Introduction

Valuable transgenic lines can be frozen and preserved indefinitely by cryopreservation. Cryopreservation protects the transgene line from environmental catastrophes, but is also an economical and labor-saving method of preserving lines for future detailed analysis. Mouse blastocysts can be generated by culturing fertilized one-celled embryos in M16 medium (12,22). Rat eggs do not survive very well in culture, so rat blastocysts are preferably obtained directly from the animal at 5 d post-hCG.

There are two general methods for cryopreservation of mouse embryos (23, 24). One is an equilibrium method (slow cooling), which uses a programmable cooling machine; embryos are exposed to moderate cryoprotectant concentrations and are cooled slowly at 0.3-2°C/min. Embryos are dehydrated during this slow-cooling process.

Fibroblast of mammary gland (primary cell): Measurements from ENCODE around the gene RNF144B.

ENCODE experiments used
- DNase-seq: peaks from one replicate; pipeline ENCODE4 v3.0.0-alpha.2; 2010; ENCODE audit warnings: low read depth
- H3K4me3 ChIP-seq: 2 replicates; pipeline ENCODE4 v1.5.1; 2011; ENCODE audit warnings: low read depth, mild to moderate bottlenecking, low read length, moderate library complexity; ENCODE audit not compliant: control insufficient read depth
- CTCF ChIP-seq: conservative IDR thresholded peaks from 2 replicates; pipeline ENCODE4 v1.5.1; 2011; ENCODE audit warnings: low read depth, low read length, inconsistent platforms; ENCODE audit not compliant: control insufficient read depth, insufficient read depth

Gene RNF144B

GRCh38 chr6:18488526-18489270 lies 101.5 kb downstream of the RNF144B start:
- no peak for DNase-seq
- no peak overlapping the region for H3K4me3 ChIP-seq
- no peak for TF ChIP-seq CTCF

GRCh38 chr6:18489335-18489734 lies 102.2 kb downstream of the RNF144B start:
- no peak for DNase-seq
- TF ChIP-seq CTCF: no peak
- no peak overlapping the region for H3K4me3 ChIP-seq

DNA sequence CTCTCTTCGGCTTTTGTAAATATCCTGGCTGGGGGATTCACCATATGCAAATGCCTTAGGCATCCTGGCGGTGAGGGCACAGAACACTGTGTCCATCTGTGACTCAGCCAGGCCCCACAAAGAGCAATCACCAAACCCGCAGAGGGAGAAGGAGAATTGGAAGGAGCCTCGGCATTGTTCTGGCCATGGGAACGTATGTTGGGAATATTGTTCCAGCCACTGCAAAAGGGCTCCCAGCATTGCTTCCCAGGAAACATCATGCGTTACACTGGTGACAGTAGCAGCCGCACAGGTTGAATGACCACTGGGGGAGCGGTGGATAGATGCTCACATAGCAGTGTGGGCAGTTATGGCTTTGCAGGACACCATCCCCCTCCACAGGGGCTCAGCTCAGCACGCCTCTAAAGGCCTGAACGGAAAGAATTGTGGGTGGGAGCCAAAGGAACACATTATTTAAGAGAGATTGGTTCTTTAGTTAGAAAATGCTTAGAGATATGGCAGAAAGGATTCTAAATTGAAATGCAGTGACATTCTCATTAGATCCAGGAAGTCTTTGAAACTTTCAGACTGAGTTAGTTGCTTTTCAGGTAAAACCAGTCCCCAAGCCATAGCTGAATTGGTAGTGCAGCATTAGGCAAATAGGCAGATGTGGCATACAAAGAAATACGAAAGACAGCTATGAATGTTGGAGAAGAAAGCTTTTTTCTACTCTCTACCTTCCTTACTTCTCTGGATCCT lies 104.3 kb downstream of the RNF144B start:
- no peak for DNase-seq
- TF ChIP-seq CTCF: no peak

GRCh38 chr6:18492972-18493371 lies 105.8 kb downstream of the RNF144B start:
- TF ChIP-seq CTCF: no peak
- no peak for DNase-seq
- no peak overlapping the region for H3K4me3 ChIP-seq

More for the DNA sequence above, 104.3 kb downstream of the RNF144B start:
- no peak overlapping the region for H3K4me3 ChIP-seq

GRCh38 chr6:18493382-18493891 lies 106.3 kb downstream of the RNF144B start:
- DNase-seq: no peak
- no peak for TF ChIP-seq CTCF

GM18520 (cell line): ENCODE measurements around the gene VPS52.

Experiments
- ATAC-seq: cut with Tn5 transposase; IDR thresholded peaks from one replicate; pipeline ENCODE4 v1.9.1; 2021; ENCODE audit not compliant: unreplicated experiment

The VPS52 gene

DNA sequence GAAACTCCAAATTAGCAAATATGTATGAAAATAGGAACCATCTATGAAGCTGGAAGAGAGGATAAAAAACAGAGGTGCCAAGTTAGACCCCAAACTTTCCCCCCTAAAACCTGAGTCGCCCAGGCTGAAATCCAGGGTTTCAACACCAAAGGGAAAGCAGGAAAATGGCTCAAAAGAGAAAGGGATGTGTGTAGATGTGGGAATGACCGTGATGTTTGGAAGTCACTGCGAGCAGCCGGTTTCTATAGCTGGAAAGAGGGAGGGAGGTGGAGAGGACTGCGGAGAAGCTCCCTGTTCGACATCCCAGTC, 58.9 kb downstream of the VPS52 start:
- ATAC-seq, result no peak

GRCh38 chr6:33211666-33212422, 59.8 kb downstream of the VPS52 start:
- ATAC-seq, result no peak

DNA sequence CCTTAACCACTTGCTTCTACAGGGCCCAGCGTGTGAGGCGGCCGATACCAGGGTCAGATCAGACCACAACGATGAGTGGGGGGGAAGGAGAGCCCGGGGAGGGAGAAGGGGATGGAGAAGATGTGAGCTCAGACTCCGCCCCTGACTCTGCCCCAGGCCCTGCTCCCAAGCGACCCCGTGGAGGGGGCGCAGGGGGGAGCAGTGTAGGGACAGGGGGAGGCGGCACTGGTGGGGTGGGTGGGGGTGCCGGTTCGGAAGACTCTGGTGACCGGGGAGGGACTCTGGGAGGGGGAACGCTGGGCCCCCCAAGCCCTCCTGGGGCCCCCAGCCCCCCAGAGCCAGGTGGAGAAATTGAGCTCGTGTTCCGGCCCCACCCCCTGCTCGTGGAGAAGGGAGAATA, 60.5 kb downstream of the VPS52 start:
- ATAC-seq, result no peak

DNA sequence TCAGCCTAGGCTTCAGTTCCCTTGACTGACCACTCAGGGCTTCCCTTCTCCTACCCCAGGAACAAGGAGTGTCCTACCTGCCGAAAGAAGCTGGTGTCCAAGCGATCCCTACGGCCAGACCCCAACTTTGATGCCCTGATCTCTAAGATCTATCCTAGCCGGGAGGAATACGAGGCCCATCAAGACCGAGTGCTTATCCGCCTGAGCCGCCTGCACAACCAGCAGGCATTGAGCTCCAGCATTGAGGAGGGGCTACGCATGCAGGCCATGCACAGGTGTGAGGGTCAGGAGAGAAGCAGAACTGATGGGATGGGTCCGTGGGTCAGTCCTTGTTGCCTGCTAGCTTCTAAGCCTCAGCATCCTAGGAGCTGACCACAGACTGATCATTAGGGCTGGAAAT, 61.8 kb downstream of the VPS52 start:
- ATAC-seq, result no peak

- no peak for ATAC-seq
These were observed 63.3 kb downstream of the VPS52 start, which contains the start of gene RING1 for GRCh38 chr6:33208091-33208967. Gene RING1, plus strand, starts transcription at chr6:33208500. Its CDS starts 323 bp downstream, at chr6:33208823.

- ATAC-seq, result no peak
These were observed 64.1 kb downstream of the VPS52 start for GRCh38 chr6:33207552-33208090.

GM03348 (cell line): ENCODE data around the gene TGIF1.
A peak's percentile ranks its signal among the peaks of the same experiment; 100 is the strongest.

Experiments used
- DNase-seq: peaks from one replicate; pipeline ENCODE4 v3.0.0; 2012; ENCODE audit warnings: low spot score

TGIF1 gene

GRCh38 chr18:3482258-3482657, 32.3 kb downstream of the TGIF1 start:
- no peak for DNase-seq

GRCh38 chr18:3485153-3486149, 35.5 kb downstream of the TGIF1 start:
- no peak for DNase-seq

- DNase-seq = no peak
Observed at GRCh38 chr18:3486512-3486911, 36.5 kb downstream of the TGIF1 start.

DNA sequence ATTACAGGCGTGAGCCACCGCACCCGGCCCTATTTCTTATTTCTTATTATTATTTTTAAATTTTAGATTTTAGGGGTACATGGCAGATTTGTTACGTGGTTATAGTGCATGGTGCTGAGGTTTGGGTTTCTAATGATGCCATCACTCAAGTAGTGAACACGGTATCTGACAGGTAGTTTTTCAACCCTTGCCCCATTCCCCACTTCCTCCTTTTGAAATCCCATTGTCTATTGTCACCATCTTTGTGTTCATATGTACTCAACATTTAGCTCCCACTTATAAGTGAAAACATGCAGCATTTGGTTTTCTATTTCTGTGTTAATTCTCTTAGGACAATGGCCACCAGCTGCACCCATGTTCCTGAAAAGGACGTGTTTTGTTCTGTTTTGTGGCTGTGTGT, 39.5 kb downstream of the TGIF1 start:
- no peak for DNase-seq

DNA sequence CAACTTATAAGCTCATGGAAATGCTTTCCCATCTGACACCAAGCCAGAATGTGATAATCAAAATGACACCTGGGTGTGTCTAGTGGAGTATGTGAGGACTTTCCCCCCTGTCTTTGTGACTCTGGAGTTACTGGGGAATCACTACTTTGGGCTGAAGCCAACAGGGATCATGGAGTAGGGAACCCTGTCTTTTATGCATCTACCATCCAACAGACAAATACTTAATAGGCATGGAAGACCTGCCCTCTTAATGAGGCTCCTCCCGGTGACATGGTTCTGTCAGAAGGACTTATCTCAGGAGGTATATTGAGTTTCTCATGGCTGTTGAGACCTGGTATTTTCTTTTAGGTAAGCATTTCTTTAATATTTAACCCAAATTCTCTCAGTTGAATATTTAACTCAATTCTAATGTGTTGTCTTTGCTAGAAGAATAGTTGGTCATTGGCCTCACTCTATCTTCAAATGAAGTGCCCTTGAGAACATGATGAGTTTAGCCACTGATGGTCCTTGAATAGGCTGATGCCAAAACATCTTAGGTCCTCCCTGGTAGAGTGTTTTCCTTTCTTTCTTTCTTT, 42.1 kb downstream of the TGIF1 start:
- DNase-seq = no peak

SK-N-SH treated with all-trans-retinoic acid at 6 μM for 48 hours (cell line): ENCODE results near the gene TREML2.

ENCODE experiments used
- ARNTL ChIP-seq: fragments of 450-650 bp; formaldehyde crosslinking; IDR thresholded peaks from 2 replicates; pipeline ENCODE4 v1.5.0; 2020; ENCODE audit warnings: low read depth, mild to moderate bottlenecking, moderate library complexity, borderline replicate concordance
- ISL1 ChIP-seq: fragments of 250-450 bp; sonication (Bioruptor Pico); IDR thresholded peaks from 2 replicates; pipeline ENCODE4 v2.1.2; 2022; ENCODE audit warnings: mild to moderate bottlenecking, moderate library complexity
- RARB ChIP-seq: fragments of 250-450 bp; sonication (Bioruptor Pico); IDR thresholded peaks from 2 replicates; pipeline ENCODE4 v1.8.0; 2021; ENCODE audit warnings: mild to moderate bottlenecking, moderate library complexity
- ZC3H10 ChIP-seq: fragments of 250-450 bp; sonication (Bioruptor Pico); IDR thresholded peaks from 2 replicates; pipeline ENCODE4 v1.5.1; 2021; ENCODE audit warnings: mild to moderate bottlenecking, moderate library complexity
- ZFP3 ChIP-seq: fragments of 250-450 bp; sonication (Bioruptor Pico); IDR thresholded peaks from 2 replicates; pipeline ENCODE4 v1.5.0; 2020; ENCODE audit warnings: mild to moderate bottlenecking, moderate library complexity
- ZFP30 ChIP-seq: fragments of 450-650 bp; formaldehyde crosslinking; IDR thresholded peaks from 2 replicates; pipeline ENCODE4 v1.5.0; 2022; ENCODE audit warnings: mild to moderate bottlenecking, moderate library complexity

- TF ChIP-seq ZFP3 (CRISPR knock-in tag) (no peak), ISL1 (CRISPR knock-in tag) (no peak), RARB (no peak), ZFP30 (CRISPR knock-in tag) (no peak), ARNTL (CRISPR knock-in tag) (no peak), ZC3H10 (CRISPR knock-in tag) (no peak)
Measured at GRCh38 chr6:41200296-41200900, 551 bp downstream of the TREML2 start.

The second is a fast-cooling method that requires only a -70°C freezer: embryos are exposed to high molar concentrations of cryoprotectants and cooled rapidly. Exposure time to cryoprotectants is reduced and vitrification occurs soon after the cooling begins. This method is more sensitive to minor variations in protocol, especially time.

Taking into account the survival rate of the embryos as they undergo the different manipulations (e.g., from 100 frozen embryos, 88 are recovered from straws of which 77 survive freeze-thawing, and 7-8 pups are born after oviduct transfers of which 4 are transgenic), at least 400 embryos must be frozen in two different sessions to be sure of obtaining 15-16 transgenic animals.

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